Or – Transformers – Fuel Tanks in Disguise!
So, before I make the part out of lovely aramid and carbon I thought I’d do the sensible thing and crack a part out of chopped strand mat first. I wanted to do this for three reasons:
- check the part for fit in the car – if the mould needed a tweak or two, now is the time.
- check the part for fit for the ATL fuel sender – I’d gone to a huge amount of effort to site this so that it reaches to the bottom of the tank.
- fill it full of water to see what the capacity is
Here we have the entire set of parts pulled and trimmed from the mould. As I went along, my trimming got a lot better a lot quicker. I realised it was far easier to scribe the part in the mould for where the trim-line should be, and then to pop it out and trim it. As such, I have a few gaps which have been sorted with how I’m bonding it together (30mm strips of glass, wet laid on).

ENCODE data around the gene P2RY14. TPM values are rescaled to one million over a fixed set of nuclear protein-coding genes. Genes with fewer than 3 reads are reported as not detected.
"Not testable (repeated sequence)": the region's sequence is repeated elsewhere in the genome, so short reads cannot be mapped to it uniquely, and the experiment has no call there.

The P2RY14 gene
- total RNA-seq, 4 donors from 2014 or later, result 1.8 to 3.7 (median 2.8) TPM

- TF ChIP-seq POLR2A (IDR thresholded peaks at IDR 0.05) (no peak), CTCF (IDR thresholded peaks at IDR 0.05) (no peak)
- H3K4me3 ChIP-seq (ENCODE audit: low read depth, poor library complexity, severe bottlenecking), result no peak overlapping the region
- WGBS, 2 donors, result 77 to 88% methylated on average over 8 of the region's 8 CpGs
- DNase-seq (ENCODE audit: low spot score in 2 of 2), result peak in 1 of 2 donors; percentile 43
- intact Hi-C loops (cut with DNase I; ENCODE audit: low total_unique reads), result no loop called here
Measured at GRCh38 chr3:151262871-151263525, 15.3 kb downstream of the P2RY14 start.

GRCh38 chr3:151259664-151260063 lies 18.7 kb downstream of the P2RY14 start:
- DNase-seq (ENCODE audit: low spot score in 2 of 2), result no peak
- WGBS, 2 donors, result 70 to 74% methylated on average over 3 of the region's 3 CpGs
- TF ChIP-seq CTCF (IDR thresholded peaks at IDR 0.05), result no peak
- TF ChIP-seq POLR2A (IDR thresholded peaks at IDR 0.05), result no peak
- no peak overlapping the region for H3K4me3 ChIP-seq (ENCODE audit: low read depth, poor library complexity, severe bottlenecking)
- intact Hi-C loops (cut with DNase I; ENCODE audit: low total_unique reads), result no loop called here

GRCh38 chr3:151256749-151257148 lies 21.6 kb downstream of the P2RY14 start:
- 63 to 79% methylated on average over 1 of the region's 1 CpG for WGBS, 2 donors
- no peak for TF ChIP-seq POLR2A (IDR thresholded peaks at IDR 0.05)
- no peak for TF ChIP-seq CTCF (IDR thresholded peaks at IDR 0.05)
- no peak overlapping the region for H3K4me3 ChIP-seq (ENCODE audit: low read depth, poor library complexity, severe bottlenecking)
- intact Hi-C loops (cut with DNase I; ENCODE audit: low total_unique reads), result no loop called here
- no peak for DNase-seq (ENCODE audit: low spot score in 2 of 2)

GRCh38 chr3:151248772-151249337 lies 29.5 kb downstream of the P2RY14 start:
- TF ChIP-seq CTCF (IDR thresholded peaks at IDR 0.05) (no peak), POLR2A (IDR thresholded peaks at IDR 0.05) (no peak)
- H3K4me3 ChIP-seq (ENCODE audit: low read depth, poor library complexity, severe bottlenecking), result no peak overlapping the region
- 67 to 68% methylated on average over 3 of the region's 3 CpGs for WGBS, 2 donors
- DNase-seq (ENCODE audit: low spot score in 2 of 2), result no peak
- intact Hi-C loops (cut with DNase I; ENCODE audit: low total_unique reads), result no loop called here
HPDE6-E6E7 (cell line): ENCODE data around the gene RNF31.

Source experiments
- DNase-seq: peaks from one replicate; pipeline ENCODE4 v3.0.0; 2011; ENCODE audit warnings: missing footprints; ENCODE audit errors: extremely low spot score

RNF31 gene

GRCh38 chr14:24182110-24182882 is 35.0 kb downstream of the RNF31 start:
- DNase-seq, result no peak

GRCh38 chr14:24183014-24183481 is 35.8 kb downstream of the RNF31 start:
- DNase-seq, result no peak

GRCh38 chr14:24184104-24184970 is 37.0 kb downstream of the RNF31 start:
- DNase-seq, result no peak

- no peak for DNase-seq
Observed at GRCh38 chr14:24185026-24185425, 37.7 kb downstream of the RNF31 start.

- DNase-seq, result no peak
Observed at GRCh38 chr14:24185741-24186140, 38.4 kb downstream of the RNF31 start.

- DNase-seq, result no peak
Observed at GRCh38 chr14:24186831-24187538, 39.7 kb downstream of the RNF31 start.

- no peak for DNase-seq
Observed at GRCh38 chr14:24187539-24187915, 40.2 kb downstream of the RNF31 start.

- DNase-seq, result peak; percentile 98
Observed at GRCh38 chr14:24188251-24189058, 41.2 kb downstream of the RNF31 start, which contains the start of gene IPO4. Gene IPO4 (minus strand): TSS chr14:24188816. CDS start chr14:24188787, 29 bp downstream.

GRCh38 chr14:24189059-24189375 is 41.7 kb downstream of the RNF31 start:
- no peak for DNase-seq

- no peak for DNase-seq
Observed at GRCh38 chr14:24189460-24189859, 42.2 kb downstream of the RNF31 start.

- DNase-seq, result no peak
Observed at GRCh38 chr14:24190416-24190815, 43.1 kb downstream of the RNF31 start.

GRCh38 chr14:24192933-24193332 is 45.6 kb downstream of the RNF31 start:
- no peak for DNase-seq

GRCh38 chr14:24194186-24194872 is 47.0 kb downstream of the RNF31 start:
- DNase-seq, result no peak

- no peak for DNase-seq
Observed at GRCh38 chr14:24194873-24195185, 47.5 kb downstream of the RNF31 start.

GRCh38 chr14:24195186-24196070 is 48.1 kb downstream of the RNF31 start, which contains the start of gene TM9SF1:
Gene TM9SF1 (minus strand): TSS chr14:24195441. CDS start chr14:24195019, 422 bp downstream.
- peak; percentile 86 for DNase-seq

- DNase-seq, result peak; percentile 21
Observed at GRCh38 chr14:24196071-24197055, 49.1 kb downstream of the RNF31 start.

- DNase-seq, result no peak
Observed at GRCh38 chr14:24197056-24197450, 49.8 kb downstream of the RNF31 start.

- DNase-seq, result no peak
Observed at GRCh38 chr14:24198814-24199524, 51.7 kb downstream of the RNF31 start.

I managed to bond the whole of the top tank (the top bar of the T shape) internally, but the lower part needs to be bonded externally. I did a reasonable job, but it’s not watertight. It was good practice for when I do the aramid/carbon part.
The entire part weighs just over 2kg, which gives me a saving of 3.7kg over the standard midget tank. It’s a great weight saving, before I even take into account moving the mass about.